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chiendarret 05-24-2020 11:00 AM

Fortran error reading line
 
1 Attachment(s)
On trying to read a molecular volumetric (cube) file with MOLDEN, error

Quote:

At line 923 of file rdgaus.f (unit = 21, file = 'mep.cube')
Fortran runtime error: Bad value during floating point read
line 923 is highlighted in the attached screenshot and I don't see any difference with respect to the other lines. Also, as far as I can view, line 923 conforms to the standard of GAUSSIAN CUBE files that are usually read by MOLDEN.

I hope that someone can see better than me.
chiendarret

shruggy 05-24-2020 12:04 PM

Wait, the error message says it choked on line 923 of fortran file rdgaus.f when trying to read from mep.cube. It doesn't say what line in the input data file is wrong.

Try something silly like
Code:

awk '{for(i=1;i<=NF;i++)printf "%f ",$i;print""}' mep.cube
to see if awk can read the data.

pan64 05-24-2020 01:27 PM

additionally you may try (for example) od -xc mep.cube to see if there was something illegal (incorrect char) in it.
But first you need to find at least the approximate location (line number?) in that file.

chiendarret 05-25-2020 02:45 AM

mep.cube could be read and nothing illegal came out. Suspecting a shortage of memory I tried on a linux box with more ram: same error.

I tried a small cube file for water (taken from the web) and MOLDEN showed correctly the map, colored by atomic charges.

therefore, I have now submitted the issue to the author of MOLDEN. probably the python software that I used to generate the cube file from ORCA data (as from my post of a week ago) does not provide a full standard.

it is not rare that we loose more time on visualization tools than on the scientific core problem

chiendarret

pan64 05-25-2020 03:23 AM

if you could modify rdgaus.f (around line 923) you may have better information on the issue. Add some logs or debug info.

shruggy 05-25-2020 08:14 AM

Quote:

Originally Posted by chiendarret (Post 6127025)
mep.cube could be read and nothing illegal came out.

After trying it out myself I realized that awk won't catch any badly formatted floating numbers anyway because it's too tolerant to what it gets on input. I tested it with this data:
Code:

-1.22372e-01  -1.21192e-01
-2.04038e-01  -2.03724e-O1  -2.03209e-01  -2.O2502e-01  -2.01616e-01  -2.00565e-01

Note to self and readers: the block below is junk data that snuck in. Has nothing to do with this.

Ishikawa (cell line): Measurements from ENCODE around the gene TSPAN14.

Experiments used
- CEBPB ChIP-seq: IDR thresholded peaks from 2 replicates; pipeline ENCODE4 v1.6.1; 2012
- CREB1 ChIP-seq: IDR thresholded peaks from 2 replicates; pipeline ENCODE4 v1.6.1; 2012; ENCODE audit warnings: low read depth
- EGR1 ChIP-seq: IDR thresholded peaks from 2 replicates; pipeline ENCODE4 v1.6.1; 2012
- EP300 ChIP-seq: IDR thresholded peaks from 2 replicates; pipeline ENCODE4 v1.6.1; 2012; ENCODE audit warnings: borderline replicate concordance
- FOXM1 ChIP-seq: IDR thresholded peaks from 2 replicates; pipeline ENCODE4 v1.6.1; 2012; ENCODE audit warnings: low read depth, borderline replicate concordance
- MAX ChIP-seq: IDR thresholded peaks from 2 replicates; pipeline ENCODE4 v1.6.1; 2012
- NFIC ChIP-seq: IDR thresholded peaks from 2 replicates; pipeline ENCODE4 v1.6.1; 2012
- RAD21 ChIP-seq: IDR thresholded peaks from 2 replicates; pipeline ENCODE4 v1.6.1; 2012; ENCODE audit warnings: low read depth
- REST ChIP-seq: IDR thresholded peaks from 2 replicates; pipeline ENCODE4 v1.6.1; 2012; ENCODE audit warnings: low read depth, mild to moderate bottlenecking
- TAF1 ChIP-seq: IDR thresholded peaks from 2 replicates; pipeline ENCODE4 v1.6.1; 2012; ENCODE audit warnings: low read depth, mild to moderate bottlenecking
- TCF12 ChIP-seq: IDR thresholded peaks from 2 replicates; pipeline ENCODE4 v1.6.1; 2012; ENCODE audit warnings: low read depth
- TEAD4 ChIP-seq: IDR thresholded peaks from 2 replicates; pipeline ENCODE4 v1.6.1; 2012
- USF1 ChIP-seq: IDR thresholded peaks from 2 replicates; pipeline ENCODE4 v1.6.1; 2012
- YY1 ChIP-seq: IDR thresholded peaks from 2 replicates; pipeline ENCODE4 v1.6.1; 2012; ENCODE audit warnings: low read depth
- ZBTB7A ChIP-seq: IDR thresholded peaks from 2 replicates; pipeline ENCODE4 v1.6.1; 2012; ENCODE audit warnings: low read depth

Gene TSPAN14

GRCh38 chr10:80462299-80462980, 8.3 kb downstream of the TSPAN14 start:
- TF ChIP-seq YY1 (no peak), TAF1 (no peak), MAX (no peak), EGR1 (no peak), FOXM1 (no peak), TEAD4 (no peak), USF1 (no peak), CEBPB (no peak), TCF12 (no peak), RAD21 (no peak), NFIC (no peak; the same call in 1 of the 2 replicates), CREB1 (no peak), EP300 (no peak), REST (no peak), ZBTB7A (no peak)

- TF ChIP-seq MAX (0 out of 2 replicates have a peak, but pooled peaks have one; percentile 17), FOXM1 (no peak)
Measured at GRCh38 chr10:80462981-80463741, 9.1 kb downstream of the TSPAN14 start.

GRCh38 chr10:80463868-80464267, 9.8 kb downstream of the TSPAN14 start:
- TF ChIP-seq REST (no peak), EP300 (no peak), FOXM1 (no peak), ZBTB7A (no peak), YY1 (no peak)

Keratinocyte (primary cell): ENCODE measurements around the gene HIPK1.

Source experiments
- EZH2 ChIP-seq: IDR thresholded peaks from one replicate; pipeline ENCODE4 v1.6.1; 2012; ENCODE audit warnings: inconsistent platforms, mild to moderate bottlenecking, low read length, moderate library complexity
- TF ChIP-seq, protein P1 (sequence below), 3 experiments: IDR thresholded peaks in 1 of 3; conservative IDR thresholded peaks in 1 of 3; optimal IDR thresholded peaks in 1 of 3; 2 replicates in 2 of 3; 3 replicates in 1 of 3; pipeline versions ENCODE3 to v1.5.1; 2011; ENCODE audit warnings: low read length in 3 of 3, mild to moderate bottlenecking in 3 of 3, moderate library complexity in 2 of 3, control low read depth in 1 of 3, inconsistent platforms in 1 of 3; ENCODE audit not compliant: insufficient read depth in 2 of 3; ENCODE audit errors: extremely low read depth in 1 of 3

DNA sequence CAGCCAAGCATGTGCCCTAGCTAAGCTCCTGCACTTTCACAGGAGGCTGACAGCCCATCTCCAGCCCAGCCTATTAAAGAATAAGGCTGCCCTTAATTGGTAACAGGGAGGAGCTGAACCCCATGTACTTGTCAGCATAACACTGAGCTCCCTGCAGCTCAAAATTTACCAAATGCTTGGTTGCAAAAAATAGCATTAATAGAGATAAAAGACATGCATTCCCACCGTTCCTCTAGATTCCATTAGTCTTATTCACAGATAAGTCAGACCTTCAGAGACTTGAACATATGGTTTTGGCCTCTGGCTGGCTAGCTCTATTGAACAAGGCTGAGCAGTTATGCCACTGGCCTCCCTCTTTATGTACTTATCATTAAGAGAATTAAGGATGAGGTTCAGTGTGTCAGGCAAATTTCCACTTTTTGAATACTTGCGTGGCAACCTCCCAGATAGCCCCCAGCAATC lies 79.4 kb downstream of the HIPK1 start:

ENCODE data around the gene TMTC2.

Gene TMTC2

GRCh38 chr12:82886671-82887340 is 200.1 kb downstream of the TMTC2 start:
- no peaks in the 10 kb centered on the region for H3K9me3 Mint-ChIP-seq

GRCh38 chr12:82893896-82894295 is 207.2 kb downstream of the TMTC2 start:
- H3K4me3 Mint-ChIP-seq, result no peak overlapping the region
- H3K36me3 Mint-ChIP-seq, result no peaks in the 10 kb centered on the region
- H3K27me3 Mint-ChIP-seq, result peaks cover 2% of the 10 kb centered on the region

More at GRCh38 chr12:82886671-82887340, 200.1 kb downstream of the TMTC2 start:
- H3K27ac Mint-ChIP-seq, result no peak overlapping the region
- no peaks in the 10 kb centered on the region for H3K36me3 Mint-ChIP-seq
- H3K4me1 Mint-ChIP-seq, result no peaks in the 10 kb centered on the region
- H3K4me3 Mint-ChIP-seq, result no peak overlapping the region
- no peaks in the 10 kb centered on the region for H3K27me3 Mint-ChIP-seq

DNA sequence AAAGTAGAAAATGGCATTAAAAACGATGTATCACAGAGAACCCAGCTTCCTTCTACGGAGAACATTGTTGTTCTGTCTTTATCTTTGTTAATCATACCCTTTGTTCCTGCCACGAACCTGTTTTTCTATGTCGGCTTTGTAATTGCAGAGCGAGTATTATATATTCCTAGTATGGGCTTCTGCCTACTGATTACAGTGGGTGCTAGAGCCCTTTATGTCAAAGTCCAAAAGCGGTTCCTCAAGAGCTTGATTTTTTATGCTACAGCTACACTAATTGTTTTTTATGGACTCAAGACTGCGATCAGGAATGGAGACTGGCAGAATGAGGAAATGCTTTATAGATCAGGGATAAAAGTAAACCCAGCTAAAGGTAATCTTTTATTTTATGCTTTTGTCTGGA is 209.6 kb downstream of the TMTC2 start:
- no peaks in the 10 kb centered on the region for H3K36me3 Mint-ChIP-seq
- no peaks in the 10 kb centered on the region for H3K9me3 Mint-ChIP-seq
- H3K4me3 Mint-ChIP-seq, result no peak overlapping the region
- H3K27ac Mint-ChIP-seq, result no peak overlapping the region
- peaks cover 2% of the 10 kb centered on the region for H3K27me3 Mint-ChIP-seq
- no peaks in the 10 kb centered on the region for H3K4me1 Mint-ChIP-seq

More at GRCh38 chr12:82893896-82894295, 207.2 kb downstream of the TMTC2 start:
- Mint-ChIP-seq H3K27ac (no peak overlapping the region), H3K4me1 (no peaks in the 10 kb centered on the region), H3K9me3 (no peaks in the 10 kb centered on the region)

I changed 0 (zero) to O (capital letter O) in two places marked red. And the awk output was:
Code:

-0.122372 -0.121192
-0.204038 -2.037240 -0.203209 -2.000000 -0.201616 -0.200565

As you can see, it just converted good parts of bad numbers up to an illegal character.

So, then I put my hope into anomaly, or datamash, or miller, or num-utils. As if! All those great tools (and I'm not sarcastic here, they are really great!) are designed according to the robustness principle: they would just silently discard any data that are not properly formatted numbers.

I ended up with the following solutions.

First, my test file:
Code:

$ cat mep.cube
The first comment line
The second comment line
-2 0.1 0.2 0.3 6
7 0.4 0.5 0.6
8 0.7 0.8 0.9
9 0.5 0.4 0.3
1 0.0 0.1 0.2 0.3
2 0.0 0.1 0.2 0.3
4 8 9
1 7 8 9
2 6 7 8
3 5 6 7
4 4 5 6
-1.22372e-01  -1.21192e-01
-2.04038e-01  -2.03724e-O1  -2.03209e-01  -2.O2502e-01  -2.01616e-01  -2.00565e-01

The first solution is quite simple, just check for illegal characters with grep:
Code:

$ tail -n+3 mep.cube|grep --color -Pn '[^-\s\d.e]'
13:-2.04038e-01  -2.03724e-O1  -2.03209e-01  -2.O2502e-01  -2.01616e-01  -2.00565e-01

You can do it in one command with sed, but sed won't colorize the matching parts:
Code:

$ sed -n '1,2d;/[^-\t 0-9.e]/p' mep.cube
-2.04038e-01  -2.03724e-O1  -2.03209e-01  -2.O2502e-01  -2.01616e-01  -2.00565e-01

OTOH, you'll get the exact line numbers that aren't off by two because of tail. Just replace p with = in the sed expression above, or add it like this:
Code:

sed '1,2d;/[^- 0-9.e]/!d;=' mep.cube
The second solution tries to validate the data, adjust it as needed:
Code:

#!/usr/bin/awk
NR==3{
  if ($1 < 0) {
    natoms=-$1; dset=1
  } else {
    natoms=$1;  dset=0
  }
}
NR==(6+natoms+dset) {
  if (dset) ndset=$1
}
NR>(6+natoms+dset+ndset) {
  for (i=1; i<=NF; i++)
    if ($i < -0.3 || $i > -0.1 )
      print "line",NR,"field",i,"value",$i
}


chiendarret 05-27-2020 01:12 AM

I could not follow all the procedure in the last post, however, what I can now say is that MOLDEN does not open the so called .cube file from ORCA because the ".cube" extension is no standard. Each package outputs its own type of .cube file and MOLDEN is not prepared to the ".cube" from ORCA (it opens three other types of .cube). One could say - and I would agree to clear from confusion - that each non standard cube file (which is proprietary) should not have the .cube extension.

I contacted MOLDEN, which perhaps will take into consideration in the future my request to support ORCA (which has become the most used QM package, particularly on large clusters). Because all other visualization free packages that I tried do not attain the quality of MOLDEN (actually - in my hands - they produce plots of the electrostatic potential that could hardly be used for publication), the solution would be to adapt mep.py (the python script that converts ORCA electrostatic potential data into a cube file) to output a cube file type supported by MOLDEN. This could only be done by a software engineer not by a biochemist as I am. And it would greatly serve the scientific community.


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